The “diaphany” designates the property that Matter has (according to Teilhard) of allowing the Spirit to radiate. The work of Father Teilhard has aroused disproportionate enthusiasm, and, it must be admitted, through his visionary lyricism it can only foster this kind of enthusiasm, and even delusions. He intends to present to believers a “theology” reconciled, in its essence, with science. But this is at the cost of a certain ignorance of both theology and science, which is not to be reduced to geology and paleontology: unless we are mistaken, Teilhardian cosmology totally ignores the most important modern-day scientific revolution, that of quantum physics; but this revolution makes the very notion of matter vanish. Father Teilhard seems to be always telling us: “Christians, do not be afraid of matter, it is good, full of life and spirit.” But what about this matter itself as revealed to us by science? Teilhard says nothing about it, and yet he is contemporary to quantum theory and the unresolved crisis…that this theory introduces into our idea of reality. All the daring, all the much-vaunted novelties of Teilhardian thought refer to nineteenth-century physics (if only to combat its ideologically materialist repercussions), a physics almost completely obsolete, and officially so since 1927 (the Fifth Solvay Congress, which formalizes the renunciation of the realism of physical theories). As for the sources of his all-embracing and somewhat obsessive evolutionism, they date back at least to 1859 (Darwin, The Origin of Species), if not even to 1809 (Lamarck, Zoological Philosophy)…. Teilhard metaphorizes more than he thinks, and it is often the images that think for him, and in a very systematic manner. There remains, in addition to the legitimate intention of this enterprise [of Christian cosmology], the enchantment of a style of thinking and writing, inseparably.
Finally, the idea of a cosmogenesis does not seem necessarily tied to gnosticism. Before dismissing it under a derogatory label, we should first recognize that it simply expresses the truth, certainly not in the strict Teilhardian sense, distorted by an omnipresent evolutionism which constitutes a real “epistemological obstacle,” but in the sense that, in its basic reality, the world is “genetic,” or as Ruyer says, “embryogenetic”: everything in the world is “making itself,” without it being necessary to assume that this genesis, or rather these geneses in innumerable multiplicity, are subject to a law of evolution which would bend their development towards an Omega point. There is something of reality making itself in every being and for every being. The advent of new species is a fact; a causal continuity between species can only be a theory which does not, moreover, recognize the importance of the “vertical” causality exerted by the subtle and trans-spatial world on its corporeal manifestations, not to mention any causality semantic in nature.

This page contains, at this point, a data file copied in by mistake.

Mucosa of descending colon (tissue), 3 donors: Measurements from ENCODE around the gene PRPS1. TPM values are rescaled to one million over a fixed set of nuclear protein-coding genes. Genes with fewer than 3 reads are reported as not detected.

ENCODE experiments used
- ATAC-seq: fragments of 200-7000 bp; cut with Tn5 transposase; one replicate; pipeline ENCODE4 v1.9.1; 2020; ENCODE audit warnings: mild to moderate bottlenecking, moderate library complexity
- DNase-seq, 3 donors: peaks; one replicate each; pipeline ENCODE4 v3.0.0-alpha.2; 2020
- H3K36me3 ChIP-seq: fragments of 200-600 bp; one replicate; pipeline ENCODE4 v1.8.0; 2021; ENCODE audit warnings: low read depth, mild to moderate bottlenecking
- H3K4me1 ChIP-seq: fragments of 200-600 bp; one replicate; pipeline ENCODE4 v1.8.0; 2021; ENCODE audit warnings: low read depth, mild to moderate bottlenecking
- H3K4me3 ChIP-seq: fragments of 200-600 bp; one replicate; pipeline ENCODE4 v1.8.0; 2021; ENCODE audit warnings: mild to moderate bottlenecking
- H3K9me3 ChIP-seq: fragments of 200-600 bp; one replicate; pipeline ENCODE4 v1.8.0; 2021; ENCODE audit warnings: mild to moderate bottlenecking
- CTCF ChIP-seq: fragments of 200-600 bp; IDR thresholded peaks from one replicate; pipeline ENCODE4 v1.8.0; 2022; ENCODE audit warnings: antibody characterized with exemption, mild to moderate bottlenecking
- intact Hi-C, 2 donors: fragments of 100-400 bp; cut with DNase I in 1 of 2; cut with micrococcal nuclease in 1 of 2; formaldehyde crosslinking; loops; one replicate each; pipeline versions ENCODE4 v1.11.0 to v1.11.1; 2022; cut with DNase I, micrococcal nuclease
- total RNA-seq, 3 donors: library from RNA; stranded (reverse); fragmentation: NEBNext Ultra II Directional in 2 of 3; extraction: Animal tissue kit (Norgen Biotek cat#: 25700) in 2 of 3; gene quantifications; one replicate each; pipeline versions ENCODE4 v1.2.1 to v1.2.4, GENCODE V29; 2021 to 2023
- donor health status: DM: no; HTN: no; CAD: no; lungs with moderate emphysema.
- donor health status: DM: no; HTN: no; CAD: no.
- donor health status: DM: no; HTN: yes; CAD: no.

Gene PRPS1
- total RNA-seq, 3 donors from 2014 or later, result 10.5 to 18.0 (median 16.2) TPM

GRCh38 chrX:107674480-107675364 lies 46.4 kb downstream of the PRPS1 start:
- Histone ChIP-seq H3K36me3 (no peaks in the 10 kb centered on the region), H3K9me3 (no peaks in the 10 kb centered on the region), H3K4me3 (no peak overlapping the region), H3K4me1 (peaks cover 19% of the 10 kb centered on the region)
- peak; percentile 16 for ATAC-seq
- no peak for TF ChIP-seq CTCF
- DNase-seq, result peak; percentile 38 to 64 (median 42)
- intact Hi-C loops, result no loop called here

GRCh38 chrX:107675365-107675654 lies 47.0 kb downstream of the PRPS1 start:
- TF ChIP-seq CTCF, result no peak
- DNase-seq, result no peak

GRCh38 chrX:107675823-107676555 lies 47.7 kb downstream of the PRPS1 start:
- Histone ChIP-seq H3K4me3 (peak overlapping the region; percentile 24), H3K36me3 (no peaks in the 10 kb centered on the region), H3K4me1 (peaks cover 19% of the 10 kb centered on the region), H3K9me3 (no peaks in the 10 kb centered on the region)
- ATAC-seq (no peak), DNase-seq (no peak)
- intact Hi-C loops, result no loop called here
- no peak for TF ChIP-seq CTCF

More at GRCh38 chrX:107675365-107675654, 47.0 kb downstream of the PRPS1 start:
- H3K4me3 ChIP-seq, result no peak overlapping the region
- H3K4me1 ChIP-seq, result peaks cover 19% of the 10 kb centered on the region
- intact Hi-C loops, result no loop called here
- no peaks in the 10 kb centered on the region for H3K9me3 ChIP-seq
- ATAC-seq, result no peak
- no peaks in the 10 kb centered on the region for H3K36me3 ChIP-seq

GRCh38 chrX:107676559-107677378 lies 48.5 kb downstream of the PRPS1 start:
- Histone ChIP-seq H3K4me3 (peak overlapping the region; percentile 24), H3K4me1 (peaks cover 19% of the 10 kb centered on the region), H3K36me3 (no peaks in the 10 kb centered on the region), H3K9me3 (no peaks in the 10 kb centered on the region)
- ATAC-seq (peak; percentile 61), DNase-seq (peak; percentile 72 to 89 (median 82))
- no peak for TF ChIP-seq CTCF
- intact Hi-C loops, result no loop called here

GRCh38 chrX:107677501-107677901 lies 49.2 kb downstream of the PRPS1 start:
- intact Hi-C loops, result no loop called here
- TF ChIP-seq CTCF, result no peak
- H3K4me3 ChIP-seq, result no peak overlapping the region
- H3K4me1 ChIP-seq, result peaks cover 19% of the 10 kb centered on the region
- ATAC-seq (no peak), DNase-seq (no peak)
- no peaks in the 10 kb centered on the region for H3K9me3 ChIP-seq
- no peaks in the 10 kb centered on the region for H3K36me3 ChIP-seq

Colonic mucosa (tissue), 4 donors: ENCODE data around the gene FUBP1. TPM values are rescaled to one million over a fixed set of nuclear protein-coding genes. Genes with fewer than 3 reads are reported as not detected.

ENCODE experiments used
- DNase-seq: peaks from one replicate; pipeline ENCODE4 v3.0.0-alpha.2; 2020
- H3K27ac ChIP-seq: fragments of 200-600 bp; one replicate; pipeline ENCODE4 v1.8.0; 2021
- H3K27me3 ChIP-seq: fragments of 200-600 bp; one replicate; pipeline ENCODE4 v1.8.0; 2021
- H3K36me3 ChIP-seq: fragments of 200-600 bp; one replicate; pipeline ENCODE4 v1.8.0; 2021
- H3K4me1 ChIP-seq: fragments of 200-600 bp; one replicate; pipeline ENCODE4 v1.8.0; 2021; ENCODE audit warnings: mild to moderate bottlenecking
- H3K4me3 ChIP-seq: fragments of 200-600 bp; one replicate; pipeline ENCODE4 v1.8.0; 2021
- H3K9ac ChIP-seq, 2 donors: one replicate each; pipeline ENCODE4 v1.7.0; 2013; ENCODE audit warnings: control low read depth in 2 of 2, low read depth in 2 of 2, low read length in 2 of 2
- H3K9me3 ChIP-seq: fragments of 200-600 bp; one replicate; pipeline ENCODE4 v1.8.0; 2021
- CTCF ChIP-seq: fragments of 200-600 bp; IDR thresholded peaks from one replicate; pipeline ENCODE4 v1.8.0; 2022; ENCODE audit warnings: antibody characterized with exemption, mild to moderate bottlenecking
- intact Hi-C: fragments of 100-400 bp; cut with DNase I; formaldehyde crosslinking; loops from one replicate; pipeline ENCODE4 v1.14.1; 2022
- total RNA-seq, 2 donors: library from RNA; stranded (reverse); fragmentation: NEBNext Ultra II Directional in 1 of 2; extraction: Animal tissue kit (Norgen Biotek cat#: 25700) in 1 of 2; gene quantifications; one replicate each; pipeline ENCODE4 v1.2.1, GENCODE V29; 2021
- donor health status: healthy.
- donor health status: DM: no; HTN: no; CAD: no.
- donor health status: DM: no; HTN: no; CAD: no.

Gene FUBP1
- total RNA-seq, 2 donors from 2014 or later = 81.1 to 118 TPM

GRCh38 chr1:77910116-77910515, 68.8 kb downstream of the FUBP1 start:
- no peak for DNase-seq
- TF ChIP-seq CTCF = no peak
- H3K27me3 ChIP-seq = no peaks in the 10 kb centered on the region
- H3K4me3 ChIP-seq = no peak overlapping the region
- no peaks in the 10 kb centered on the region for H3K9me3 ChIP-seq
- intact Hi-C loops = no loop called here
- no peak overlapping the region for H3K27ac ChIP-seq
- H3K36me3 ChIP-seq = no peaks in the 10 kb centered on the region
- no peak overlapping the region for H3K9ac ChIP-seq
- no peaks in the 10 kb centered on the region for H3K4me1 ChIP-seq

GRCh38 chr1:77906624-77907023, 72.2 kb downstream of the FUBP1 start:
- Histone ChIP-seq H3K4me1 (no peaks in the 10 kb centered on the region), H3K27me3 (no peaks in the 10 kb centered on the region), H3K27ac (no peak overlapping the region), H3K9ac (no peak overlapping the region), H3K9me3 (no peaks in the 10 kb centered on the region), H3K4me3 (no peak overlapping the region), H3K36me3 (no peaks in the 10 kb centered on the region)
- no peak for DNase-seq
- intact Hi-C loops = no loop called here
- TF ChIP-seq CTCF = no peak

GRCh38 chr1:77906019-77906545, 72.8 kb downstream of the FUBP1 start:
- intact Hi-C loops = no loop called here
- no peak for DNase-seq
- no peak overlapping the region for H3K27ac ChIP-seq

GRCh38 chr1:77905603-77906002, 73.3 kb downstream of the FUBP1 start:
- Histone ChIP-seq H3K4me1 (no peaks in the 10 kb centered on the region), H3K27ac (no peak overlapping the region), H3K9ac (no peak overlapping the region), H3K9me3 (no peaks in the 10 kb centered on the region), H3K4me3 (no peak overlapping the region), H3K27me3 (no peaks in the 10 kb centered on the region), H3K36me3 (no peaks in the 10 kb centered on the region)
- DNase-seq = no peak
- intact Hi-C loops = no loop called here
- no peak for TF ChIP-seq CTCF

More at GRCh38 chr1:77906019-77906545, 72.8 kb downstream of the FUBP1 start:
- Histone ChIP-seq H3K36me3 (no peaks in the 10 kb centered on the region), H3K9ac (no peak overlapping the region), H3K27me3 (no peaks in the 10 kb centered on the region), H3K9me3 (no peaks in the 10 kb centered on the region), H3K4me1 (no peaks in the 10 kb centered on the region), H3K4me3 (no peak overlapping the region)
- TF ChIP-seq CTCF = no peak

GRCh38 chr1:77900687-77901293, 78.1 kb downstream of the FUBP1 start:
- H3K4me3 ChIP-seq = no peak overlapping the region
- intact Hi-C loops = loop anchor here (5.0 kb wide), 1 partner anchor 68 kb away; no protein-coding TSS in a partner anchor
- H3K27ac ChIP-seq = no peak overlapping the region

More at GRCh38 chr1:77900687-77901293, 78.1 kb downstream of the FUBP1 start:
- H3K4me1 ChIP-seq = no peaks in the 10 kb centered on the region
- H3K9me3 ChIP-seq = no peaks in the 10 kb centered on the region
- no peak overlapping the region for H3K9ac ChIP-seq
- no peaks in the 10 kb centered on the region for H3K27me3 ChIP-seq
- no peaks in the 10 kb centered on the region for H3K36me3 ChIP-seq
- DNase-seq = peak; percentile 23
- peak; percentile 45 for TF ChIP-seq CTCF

Marcionite gnosis is anti-cosmic, Teilhardian gnosis is cosmolatrous. What they have in common, if this is the case, cannot therefore pertain to their respective doctrinal contents, as everything is in opposition, but only to a certain cognitive attitude…. Breaking free from Church doctrine, that is, from the faith of the Apostles, Marcion set himself up as the founding interpreter of Scripture in the name of the demands of his understanding. Likewise Teilhard, rejecting the principles of traditional cosmology, set himself up as the prophet of a new vision of the world and man in the name of the demands of an all-embracing evolutionism known through a kind of quasi-pantheistic revelation. Herein lies, we think, the gnostic deviation, which is a deviation, or a perversion, of the gnostic dimension inherent to the very activity of any metempirical knowledge. One might see here simply an excess of confidence in the products of his own thinking…. What is specific to the gnostic process is its “religious” character. In the eyes of the gnostic intellect (whether orthodox or deviant), intellectual forms are imbued with sacred value, clothed with a numinous aura endowing them with the mysterious presence of a near-revelation. Which explains why the “false” Gnostic may have no awareness of this pride and perceive himself, to the contrary, as quite humble before the splendor of the truths he thinks he perceives.
Fr. Serafino Lanzetta
Finally (my apologies for the length of this post!), I’d like to quote some excerpts from a text so fresh that it hasn’t even been published yet.